It’s being called a “Brat Ban,” and it’s a movement to ban children from public places such as stores, restaurants and movie theaters.
Here’s some history of the movement from Babble.com:
“It started with an AdWeek story about so-called ‘brat bans’ — policies at stores, restaurants, and movie theatres that forbid or restrict children.”
“Within a day, the blogosphere was burning up with points and counterpoints. According to ‘Firecracker Mandy’ of the Childfreedom blog: ‘I hope the brat ban truly is an idea that is catching fire because it is long overdue, especially in the current climate of overly-permissive child-rearing that seems to have taken ahold of our culture with a death grip.’ ”
“Meanwhile, over at Yahoo! Shine, Piper Weiss mused about whether such restrictions are fair to parents and suggested that no-kids policies could threaten to turn parents into second-class citizens. ‘As businesses respond to their new breed of ‘first-class’ clientele, are parents in danger of becoming second-class citizens?’ ”
“Here on Babble, Strollerderby’s Monica Bielanko had this to say: ‘I am not at all cool with banning kids from anywhere. This is America for crying out loud! When did we go from ‘It takes a village’ and ‘Children are our future’ to ‘Get the hell out of here you loud, whining brat’?”
So we can discuss whether it’s legitimate or not for business to ban families with kids, but I am more interested as to why sociologically this is happening now. Why are kids less welcome out places than they used to be?
I, of course, have several theories!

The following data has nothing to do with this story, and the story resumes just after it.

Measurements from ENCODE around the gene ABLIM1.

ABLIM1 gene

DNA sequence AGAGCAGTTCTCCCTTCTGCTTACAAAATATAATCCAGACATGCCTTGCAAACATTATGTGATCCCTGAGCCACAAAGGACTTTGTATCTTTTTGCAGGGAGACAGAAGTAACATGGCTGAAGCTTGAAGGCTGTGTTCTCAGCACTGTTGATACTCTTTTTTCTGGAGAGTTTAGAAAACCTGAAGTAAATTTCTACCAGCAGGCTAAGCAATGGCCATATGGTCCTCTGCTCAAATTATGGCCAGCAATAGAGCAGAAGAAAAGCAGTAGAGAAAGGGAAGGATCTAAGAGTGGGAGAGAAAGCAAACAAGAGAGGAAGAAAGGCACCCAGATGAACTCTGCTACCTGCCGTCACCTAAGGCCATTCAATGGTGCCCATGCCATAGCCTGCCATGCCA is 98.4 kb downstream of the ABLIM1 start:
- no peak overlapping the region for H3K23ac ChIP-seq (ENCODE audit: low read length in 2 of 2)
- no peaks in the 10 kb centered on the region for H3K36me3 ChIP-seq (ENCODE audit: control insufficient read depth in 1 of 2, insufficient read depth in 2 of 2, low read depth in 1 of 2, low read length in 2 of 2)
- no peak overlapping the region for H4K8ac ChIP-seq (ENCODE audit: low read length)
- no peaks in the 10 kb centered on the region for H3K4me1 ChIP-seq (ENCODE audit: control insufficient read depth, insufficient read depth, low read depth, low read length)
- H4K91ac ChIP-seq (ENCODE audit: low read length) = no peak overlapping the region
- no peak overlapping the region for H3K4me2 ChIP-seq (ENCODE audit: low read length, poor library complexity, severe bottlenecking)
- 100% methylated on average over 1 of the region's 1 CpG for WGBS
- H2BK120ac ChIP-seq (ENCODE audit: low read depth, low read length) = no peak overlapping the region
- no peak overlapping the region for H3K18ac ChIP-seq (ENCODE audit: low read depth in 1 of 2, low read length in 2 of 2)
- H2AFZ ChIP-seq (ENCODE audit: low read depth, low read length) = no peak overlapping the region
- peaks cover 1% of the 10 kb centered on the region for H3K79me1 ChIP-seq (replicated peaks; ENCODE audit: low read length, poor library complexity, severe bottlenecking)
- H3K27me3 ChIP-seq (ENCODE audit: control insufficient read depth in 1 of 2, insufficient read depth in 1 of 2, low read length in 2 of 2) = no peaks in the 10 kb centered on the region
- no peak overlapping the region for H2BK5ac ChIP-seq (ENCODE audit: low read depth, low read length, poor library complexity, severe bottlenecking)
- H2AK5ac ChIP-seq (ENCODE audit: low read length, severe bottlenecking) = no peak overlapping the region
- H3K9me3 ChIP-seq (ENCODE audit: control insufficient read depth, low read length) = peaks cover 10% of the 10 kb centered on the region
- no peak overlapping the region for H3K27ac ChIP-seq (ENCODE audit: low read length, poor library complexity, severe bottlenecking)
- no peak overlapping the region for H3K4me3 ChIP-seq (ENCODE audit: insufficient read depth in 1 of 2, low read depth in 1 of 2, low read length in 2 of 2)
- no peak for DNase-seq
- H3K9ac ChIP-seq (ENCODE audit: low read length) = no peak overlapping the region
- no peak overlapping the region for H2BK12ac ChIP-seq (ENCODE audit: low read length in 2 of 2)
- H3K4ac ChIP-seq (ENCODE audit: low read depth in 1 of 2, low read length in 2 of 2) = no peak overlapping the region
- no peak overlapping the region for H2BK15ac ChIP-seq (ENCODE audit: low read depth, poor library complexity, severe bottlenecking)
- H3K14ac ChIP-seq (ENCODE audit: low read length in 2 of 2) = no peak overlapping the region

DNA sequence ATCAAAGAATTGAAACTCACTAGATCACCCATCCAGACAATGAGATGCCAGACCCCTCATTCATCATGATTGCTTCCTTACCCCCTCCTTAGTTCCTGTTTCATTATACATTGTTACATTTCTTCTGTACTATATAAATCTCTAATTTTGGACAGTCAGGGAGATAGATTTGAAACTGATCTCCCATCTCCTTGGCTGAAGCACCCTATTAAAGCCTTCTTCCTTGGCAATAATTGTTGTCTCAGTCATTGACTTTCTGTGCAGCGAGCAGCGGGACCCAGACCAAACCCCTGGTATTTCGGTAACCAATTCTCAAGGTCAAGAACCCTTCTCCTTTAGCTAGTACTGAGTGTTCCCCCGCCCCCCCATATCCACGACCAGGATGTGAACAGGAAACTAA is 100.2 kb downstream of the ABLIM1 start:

While all of these have possible merit, I am more inclined to my fourth theory:
4. There are simply less families with kids under 18 as the Baby Boomer generation ages and as women wait to have kids, and the childless simply don’t want to be around people with kids.
So I went looking through Census tables to find the numbers that would tell us IF the percentage of families without kids under 18 has increased over the years making families with kids less welcome.
I couldn’t find the number I was looking for in the 2010 Census Report. They had it parsed 100 billion different ways but not the way I wanted it. I even called the Census Bureau PR folks but they couldn’t find what I needed either. (All of the stats majors out there look at these tables and see if you can find the numbers we need.)
However I did find a government report published in 1996 on expected growth of families that supports this theory.
In 2006, “Currently, slightly more than half of American families have no children under age 18 living at home; by 2010 3 of 5 families may have no children under 18 present. Although the number of families with children is projected to remain near 1995 levels, the number of families with no children under 18 is projected to increase by 28 percent (from 36 million to 46 million) by 2010.”
I then found a USA Today story from 2009 Census numbers that supports what was projected.
“The percentage of American households with children under 18 living at home last year hit the lowest point — 46% — in half a century, government data reported Wednesday.”
“The trend reflects the aging of the Baby Boom generation and younger women having fewer children, demographers say.”
” ‘Baby Boomers have been a big force in driving a lot of different population dynamics,’ says Rose Kreider, a family demographer at the Census Bureau, which released the data.”
“In 2008, about 35.7 million families (46%) had children under 18 at home, the Census figures show, down from 52% in 1950. The percentage peaked in 1963, when about 57% of families had children under 18 at home.”
So I think the Baby Boomers are getting older, are childfree and are crotchety in their new freedom. They only want to see kids when and if they choose and how dare you interrupt their dinner.
So what do you think of the theories? Why do YOU think children are less welcome out places such as restaurants? Do you think the Boomer generation has a right to expect and demand a childfree environment? What can parents do about this trend?